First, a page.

The rents from the arcade's retail and office spaces, restaurants and apartments — currently about 90 percent occupied— total about $1 million annually.
Nonetheless, the foundation has struggled to pay its debts to both the city and Progress Energy (which also loaned the nonprofit money) in recent years. And at a May 18 meeting of City Council's Planning and Economic Development Committee, both arcade representatives and city staff made it clear that the situation won't be changing anytime soon.
"There's just not an ability to pay the debt as it's structured today," Economic Development Director Sam Powers told the committee.
The arcade reopened in 2001 following extensive renovations partly funded by a $2.6 million loan from the city. But the 80-year-old building's high maintenance costs (more than $900,000 annually, due in part to the massive structure's historic status and large open space) consume most of the revenue, leaving little to cover debt payments or other needs, such as a new roof. City Council granted the nonprofit a deferment in 2007, and it was able to make its 2008 payment in 2008.
But the group once again failed to make a payment last year and, according to foundation Treasurer Scott Hughes, 2010 won't be any different.
"This asset belongs to the city, and we have to choose whether the money goes for maintenance or goes to debt," he explained. "We don't make a profit. Whatever we make is going into the building or being used to reduce that debt."
City staff suggested crediting the nonprofit with the roughly $60,000 the arcade generates in property- and sales-tax revenues each year, thus reducing its annual debt payments to about $116,000.
"An argument can be made that without upfitting and opening that building, we wouldn't be making that revenue at all," noted Powers, but he added that even with such a credit, the debt "is going to be a challenge for them to meet."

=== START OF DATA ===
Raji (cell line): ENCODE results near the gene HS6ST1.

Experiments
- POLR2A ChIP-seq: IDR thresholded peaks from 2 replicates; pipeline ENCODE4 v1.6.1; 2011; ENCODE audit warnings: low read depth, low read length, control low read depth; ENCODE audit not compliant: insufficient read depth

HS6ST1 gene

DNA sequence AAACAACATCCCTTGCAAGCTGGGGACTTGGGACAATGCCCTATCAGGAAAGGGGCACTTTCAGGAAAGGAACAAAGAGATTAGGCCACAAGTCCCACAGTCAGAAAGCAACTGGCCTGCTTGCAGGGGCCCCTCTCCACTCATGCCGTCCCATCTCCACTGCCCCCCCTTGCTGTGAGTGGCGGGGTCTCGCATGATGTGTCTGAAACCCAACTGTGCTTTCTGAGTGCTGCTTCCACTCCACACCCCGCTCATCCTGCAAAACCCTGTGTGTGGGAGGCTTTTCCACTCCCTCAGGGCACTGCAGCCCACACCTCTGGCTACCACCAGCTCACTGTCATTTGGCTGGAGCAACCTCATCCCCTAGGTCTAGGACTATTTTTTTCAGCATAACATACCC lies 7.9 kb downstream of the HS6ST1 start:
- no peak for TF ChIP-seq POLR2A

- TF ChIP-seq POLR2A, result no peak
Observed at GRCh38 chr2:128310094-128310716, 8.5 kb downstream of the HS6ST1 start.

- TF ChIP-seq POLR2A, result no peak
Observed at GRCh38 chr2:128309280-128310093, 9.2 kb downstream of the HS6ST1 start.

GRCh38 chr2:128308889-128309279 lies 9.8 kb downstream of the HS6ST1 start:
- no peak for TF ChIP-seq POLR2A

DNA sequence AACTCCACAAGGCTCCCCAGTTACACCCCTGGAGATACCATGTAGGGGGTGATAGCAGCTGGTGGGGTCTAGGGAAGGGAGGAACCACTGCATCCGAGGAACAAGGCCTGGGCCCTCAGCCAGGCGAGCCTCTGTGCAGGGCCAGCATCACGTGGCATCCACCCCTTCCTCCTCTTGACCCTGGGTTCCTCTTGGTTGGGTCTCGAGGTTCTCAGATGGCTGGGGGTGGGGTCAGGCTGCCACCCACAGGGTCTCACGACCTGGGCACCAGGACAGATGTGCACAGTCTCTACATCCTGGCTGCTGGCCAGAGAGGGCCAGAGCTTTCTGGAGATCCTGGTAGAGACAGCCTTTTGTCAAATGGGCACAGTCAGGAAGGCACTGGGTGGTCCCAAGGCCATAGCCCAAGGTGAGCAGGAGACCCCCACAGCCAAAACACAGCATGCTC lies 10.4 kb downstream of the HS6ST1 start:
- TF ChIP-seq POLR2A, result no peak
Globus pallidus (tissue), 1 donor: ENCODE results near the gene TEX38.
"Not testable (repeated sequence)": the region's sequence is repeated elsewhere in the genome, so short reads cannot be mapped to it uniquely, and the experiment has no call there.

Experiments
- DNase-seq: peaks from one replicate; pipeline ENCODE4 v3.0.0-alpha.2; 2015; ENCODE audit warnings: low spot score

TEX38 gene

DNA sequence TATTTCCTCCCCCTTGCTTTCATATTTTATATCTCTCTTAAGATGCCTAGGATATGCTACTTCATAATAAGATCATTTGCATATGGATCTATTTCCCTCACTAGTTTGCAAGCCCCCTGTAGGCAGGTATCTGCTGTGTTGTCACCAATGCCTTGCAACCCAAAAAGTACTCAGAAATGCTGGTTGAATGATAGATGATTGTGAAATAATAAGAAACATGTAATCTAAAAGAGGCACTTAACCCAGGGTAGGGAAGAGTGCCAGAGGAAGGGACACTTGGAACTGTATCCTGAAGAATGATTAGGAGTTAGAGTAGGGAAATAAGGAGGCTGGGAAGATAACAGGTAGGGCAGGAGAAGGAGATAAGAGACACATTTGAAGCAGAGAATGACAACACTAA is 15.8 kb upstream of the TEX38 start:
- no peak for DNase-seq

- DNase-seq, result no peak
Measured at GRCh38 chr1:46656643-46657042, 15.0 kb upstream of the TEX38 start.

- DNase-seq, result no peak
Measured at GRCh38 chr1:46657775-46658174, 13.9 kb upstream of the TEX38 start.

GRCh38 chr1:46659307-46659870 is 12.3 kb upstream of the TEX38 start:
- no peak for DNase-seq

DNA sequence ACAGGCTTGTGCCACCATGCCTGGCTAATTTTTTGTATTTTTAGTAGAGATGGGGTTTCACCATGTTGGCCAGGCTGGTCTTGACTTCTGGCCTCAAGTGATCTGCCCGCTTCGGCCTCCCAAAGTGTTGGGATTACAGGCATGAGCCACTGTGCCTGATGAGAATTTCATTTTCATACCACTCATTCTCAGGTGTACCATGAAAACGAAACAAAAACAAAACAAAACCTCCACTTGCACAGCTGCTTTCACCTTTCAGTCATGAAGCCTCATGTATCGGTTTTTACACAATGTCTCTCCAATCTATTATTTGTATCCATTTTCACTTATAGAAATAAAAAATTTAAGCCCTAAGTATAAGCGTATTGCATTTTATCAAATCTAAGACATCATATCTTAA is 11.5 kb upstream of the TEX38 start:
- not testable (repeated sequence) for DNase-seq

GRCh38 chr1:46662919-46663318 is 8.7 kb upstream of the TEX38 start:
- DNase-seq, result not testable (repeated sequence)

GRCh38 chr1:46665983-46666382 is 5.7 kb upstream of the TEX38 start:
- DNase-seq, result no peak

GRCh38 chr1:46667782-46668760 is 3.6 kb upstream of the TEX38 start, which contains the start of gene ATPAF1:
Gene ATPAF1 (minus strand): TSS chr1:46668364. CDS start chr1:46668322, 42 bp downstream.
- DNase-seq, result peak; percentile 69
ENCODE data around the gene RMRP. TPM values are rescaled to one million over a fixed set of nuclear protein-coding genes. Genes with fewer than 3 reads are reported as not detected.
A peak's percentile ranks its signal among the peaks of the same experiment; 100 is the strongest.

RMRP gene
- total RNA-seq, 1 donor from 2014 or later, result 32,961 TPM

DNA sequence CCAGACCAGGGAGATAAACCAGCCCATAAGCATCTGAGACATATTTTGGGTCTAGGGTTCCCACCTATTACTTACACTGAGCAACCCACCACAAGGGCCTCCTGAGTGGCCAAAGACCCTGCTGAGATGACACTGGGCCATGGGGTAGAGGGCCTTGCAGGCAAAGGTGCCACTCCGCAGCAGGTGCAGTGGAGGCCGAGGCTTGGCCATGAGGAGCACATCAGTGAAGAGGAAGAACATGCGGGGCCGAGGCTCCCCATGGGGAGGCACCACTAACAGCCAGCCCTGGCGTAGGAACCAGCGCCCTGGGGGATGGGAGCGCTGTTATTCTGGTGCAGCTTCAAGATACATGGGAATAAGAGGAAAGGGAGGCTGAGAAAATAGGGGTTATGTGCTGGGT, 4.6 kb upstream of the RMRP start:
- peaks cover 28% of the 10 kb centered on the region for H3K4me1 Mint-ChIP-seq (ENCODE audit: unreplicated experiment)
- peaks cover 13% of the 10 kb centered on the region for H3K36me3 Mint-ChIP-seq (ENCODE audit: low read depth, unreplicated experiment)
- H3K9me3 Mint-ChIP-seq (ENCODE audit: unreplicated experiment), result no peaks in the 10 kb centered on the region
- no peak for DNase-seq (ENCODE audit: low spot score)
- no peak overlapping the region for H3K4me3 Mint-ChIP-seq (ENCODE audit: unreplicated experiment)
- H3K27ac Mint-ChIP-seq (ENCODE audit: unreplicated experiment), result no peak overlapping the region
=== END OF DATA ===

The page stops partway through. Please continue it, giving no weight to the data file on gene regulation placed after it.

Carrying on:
Former Asheville Mayor Russ Martin, who serves on the foundation's board, said City Council needs to help, reminding committee members that the city bought the building for $1.
"This is the best deal the city's ever gotten," Martin declared. "We've generated a lot of sales-tax revenue, we've generated a lot of jobs, and one of the most important things we did was revitalize the western part of downtown. It's one of the hottest areas in real estate right now: People want to move into the Grove Arcade. It's not, I think, too much to ask to take a good, hard look at what's being generated. It might need more, even, than what's being proposed here to continue."
Council member Gordon Smith said the city would probably end up taking some sort of action but that he wanted to be aware of "other options" first.
Council member Jan Davis, who chairs the committee, said those options are pretty limited.
"We have a responsibility to the foundation: This fine group of citizens could just walk over here, hand us the keys and say, 'We're gone,'" he noted. "We don't really have a lot of choice here. I would think that Council would do well to consider the sales-tax generation and taking a greater role in fixing the building one day."
The committee made no recommendation, referring the matter to City Council for consideration.
David Forbes can be reached at email@example.com or at 251-1333, ext. 137.